Why during the Starks rein is the Wall so poorly manned and poorly maintained? Why are the Starks content with a recruitment policy that uses “dregs from the cells” and a few traitorous or semi-retired knights?
I’ll take this further. As well as the Starks failing to man the Wall, or supporting it, bar lending a Benjen and a Bastard, they were equally culpable on every other border. We don’t see much of White Harbour (I’ve only read until Book III, pt 2 – perhaps FFC goes there?) but nowhere is it suggested that the Northern coastal towns were well defended, and the lack of a navy to defend the northern coastline was made explicit around the time of Theon’s Landing.
So that’s three of four sides poorly defended. Well at least they would have control of the Neck, at least, or have their most loyal lords there? That would be sensible, you would think. Nope – the Freys don’t seem very trustworthy ever, and we know how that goes later on. The marshmen are pals, but seem to be easily by-passable. For sure the Tullys at Riverrun are allies, but Riverrun seems to be a very defensible fort in itself but not positioned well to block the Neck and difficult to send forces out from it.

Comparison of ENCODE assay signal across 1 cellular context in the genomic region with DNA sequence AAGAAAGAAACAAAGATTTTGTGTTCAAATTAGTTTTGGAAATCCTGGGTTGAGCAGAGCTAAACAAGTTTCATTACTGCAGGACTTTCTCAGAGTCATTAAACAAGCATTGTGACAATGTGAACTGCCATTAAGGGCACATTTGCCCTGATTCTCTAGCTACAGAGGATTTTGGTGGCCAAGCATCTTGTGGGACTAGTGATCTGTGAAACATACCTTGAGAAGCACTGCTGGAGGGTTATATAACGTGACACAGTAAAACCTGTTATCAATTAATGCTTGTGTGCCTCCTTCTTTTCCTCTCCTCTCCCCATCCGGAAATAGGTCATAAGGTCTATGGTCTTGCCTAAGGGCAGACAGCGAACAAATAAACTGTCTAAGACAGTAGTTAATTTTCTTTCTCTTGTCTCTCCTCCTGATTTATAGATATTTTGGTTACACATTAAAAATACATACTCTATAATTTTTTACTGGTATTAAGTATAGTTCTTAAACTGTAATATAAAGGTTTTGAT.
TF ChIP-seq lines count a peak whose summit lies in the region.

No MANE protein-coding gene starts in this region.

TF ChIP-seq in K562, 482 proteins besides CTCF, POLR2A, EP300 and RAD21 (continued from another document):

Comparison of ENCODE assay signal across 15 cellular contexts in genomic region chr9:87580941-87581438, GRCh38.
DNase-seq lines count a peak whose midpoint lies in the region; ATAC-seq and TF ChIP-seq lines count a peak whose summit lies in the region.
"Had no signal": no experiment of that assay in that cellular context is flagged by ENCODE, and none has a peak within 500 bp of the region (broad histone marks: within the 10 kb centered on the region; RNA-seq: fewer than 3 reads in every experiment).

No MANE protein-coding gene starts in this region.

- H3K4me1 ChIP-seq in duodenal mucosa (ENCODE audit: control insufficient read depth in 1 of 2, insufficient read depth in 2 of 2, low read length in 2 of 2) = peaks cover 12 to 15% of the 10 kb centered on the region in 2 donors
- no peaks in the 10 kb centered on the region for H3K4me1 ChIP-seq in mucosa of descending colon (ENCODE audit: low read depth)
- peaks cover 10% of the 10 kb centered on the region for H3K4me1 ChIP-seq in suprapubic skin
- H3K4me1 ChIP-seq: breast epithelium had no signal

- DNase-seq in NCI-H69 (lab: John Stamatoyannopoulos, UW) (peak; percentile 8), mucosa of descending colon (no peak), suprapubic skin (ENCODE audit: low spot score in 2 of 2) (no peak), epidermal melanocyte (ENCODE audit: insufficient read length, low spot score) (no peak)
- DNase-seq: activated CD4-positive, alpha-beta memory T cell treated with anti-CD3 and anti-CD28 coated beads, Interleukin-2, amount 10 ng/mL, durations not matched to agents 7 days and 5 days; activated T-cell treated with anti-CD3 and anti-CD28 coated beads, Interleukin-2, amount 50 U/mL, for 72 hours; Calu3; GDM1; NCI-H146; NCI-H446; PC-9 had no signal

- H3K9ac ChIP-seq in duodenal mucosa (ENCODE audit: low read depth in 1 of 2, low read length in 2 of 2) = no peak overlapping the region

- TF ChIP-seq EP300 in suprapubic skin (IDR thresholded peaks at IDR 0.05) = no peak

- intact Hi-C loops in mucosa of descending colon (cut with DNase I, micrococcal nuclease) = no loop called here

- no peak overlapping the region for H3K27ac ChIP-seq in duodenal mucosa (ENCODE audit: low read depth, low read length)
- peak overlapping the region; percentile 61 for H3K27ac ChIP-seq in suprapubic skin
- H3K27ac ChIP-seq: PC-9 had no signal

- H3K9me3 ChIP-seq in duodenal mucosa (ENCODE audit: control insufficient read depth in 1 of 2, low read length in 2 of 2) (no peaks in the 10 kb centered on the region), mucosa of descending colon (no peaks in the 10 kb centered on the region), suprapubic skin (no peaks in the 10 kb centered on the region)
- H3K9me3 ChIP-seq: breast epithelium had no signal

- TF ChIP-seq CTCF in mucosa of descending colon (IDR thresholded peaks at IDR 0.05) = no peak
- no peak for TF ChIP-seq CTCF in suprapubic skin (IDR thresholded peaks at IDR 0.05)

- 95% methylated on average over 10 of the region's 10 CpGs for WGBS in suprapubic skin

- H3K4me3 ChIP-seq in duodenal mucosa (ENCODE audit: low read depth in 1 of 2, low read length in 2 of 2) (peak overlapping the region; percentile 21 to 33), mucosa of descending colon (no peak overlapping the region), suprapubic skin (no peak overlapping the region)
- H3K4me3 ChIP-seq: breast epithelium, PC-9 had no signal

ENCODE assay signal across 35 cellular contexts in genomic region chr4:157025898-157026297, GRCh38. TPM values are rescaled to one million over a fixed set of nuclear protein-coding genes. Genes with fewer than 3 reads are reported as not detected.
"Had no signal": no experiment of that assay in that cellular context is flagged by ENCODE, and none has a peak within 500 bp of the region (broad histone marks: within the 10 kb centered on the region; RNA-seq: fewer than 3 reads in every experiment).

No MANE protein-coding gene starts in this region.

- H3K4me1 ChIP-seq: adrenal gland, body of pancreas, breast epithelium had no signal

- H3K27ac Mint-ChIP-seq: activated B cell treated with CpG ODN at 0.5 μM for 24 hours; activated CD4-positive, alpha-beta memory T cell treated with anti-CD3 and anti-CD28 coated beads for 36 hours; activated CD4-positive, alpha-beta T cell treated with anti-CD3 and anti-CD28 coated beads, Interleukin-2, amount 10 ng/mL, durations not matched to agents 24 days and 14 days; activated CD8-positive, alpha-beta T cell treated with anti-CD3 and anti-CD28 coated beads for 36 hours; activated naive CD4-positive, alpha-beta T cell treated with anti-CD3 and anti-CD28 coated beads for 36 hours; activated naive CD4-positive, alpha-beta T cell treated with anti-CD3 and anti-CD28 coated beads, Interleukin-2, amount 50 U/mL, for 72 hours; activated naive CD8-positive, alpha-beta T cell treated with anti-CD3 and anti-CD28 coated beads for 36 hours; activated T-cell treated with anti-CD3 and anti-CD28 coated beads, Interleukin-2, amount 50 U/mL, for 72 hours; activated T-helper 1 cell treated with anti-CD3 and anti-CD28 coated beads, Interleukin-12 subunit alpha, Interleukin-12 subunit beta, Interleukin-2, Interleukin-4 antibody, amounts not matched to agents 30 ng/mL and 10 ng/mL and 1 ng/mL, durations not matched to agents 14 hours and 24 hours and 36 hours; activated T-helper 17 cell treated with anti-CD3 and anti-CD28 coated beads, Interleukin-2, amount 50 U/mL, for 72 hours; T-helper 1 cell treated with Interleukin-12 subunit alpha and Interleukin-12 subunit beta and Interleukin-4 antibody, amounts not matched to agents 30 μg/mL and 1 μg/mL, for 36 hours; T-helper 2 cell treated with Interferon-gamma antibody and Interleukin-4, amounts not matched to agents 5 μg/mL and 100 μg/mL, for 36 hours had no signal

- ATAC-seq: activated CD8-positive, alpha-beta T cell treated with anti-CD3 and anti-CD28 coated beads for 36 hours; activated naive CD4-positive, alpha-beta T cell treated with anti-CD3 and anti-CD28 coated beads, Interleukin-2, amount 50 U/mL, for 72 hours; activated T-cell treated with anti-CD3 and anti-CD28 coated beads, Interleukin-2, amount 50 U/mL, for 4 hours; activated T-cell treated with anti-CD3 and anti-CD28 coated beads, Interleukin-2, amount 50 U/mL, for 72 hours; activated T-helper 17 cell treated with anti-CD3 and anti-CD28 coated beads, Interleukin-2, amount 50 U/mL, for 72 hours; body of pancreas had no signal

So, of course, the Starks would man and support Moat Cailin, correct? Just out of a sense of tradition of the Starks “protecting the North”. Nope, deserted, and easily occupied and defended by dudes in ships who rebelled recently, and had reason to hate the Starks. Bizarre. We never get the impression that the North wants for fighting men or martial spirit in the early books, so why these ridiculous oversights? It undermines Martin’s assertion of tough, hard northerners.
As with any other reader, I read the books hoping for good things to happen to the Starks – they never do. But perhaps they deserve all they get. On my first ever read through, I stopped reading and threw the book across the room in disgust when Robb gets Frey-ed. But this time around I’m less Stark-tolerant.
Ned absolutely did talk to Gared in the first chapter. For all his faults, that wasn’t one of them. The book doesn’t give details (just says ‘words were exchanged’ or something like that, if I remember correctly.) My take of it was that Gared was too frightened to answer, or Ned didn’t believe him (It’s the essential equivalent of saying ‘I deserted from the U.S. Army because… Bigfoot attacked me!’)